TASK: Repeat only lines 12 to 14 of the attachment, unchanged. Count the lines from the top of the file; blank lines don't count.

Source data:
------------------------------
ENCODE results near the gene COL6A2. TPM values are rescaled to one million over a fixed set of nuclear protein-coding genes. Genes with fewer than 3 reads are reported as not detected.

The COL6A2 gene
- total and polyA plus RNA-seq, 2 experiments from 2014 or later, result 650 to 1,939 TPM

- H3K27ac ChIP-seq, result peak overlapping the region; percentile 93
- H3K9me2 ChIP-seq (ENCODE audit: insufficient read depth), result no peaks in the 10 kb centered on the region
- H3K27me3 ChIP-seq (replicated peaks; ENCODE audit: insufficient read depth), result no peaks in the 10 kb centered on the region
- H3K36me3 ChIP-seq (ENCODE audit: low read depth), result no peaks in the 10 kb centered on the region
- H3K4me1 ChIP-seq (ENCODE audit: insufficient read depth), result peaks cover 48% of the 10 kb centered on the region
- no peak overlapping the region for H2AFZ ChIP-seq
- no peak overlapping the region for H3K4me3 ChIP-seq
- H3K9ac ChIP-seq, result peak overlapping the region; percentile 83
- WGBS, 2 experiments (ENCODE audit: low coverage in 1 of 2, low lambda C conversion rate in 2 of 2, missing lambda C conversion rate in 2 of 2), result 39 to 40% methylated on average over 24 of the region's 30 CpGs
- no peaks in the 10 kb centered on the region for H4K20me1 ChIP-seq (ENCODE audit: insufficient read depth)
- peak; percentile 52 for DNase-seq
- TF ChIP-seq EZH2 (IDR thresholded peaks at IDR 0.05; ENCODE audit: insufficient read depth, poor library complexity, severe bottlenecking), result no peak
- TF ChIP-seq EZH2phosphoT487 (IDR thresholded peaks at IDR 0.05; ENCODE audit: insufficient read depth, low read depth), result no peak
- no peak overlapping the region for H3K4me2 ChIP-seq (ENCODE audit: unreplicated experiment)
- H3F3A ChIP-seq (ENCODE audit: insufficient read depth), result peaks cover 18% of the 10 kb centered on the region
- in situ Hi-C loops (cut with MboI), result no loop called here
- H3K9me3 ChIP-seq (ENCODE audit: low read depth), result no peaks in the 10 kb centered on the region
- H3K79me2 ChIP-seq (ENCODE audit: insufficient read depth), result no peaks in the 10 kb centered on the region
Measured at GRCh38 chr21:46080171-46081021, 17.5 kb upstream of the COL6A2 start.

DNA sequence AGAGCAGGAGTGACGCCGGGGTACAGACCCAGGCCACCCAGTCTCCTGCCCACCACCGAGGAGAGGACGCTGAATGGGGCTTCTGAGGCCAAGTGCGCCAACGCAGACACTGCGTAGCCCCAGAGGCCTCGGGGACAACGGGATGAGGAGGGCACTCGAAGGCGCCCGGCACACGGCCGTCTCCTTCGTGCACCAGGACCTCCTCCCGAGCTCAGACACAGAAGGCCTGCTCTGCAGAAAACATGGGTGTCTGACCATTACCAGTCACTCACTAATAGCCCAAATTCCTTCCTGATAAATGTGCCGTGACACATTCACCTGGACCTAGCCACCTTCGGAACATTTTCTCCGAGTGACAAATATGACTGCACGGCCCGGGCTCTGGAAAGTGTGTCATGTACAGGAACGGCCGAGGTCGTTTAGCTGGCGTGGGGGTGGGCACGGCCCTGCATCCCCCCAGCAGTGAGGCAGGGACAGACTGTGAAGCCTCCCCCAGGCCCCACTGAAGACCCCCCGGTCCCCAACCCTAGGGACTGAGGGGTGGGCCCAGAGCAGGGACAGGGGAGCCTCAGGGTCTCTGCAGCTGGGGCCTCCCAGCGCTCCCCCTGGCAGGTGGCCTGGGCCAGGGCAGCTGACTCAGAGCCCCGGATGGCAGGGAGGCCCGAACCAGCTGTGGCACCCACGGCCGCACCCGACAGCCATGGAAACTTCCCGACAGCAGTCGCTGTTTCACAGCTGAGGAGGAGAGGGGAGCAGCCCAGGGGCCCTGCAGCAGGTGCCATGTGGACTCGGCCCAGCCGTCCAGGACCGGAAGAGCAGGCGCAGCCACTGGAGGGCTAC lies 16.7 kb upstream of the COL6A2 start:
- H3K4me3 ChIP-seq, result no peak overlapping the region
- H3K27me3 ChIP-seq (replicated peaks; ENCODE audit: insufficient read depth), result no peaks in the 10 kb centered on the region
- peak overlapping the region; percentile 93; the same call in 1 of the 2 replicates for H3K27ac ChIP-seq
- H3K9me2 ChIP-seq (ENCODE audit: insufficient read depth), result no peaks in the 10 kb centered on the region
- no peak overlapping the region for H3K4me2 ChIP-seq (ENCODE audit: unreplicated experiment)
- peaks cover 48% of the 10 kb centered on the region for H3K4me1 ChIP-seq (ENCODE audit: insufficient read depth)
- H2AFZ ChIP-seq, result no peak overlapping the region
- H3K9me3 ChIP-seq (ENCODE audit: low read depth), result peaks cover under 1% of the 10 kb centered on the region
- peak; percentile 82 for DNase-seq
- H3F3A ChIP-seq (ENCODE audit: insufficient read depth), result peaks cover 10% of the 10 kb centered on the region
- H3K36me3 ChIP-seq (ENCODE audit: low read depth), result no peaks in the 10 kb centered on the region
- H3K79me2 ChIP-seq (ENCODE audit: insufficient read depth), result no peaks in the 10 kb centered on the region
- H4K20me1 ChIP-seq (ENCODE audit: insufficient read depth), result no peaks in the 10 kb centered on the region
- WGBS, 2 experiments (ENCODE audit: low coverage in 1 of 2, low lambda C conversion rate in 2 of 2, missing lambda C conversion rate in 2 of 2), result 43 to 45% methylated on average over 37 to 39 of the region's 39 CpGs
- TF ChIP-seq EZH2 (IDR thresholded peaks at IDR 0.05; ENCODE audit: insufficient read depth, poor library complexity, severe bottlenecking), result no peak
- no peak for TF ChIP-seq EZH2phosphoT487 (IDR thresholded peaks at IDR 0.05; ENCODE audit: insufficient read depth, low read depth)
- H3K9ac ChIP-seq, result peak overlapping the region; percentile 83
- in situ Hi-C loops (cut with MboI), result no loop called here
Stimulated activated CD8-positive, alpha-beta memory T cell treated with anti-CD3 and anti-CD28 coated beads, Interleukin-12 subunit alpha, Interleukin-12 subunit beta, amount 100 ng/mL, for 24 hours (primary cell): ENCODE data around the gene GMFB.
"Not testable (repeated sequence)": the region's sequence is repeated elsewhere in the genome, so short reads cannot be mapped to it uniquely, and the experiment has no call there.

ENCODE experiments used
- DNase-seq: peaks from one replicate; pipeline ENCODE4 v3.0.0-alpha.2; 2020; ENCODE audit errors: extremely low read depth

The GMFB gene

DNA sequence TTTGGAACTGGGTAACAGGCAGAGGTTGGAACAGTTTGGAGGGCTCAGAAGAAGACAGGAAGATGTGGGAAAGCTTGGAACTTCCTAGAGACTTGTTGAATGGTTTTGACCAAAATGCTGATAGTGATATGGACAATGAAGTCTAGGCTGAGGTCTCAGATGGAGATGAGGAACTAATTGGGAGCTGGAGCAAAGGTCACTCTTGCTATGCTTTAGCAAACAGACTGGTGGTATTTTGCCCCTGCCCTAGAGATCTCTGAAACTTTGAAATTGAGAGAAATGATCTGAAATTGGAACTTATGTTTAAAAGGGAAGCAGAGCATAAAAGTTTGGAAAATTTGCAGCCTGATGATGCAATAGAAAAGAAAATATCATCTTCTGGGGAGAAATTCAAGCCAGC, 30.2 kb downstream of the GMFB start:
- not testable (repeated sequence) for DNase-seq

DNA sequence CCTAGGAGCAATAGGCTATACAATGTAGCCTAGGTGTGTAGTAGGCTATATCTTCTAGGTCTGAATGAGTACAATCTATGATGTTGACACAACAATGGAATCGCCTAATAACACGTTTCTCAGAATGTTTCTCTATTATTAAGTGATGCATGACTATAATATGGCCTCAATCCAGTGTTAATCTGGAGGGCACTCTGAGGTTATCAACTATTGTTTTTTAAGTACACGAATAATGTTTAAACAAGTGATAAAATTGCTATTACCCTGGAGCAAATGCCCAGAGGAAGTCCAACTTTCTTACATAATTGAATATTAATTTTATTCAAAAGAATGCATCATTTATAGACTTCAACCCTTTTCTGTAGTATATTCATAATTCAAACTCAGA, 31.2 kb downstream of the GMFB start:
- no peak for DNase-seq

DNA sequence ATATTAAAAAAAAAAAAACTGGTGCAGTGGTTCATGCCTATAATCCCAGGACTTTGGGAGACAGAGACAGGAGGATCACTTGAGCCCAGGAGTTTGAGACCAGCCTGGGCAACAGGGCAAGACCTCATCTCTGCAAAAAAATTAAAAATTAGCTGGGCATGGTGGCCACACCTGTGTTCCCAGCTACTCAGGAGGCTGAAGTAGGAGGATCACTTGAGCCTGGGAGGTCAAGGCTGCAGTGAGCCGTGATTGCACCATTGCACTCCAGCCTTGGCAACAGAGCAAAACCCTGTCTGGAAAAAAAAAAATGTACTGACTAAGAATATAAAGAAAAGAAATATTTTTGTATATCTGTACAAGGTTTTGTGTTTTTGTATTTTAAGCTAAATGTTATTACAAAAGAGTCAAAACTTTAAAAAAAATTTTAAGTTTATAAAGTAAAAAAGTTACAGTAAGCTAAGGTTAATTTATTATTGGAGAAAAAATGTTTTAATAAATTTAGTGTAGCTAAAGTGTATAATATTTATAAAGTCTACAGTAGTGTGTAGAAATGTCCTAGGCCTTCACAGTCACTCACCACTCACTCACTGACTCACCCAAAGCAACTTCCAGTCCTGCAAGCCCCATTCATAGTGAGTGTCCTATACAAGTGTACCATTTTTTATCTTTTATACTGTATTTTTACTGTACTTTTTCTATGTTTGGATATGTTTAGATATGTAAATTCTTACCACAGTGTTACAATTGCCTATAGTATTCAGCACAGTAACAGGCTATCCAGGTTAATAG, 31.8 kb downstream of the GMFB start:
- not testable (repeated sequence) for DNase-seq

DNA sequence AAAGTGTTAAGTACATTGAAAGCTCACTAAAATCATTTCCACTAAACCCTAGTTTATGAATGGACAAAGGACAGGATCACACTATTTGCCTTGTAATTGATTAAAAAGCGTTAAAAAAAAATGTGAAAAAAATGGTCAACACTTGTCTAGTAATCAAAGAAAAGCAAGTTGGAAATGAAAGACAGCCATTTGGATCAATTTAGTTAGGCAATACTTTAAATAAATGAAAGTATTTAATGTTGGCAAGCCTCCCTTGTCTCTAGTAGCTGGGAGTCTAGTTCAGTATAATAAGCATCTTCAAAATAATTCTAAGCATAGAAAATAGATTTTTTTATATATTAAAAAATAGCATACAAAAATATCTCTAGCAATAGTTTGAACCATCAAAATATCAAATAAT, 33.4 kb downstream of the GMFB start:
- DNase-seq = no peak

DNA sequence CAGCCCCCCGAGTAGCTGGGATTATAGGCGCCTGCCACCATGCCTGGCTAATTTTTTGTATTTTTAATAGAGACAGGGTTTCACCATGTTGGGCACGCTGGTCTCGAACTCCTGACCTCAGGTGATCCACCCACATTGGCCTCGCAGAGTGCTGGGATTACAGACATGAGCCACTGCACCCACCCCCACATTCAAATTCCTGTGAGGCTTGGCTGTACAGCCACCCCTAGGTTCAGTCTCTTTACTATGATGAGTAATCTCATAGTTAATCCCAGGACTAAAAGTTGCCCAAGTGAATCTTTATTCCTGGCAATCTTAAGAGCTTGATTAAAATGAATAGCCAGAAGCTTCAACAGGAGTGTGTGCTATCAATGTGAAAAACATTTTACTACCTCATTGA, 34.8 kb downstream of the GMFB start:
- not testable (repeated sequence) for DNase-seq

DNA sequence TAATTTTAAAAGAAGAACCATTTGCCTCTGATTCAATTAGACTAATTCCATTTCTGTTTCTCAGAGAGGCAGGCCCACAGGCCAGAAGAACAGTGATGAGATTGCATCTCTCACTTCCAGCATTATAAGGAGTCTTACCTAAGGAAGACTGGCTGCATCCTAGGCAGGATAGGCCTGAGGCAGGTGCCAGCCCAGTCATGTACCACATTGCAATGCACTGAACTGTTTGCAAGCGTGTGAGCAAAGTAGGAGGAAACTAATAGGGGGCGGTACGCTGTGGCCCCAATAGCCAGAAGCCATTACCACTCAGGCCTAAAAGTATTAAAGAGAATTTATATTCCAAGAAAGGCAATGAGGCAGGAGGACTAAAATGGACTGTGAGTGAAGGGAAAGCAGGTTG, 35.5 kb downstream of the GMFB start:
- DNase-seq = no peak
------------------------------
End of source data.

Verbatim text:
- WGBS, 2 experiments (ENCODE audit: low coverage in 1 of 2, low lambda C conversion rate in 2 of 2, missing lambda C conversion rate in 2 of 2), result 39 to 40% methylated on average over 24 of the region's 30 CpGs
- no peaks in the 10 kb centered on the region for H4K20me1 ChIP-seq (ENCODE audit: insufficient read depth)
- peak; percentile 52 for DNase-seq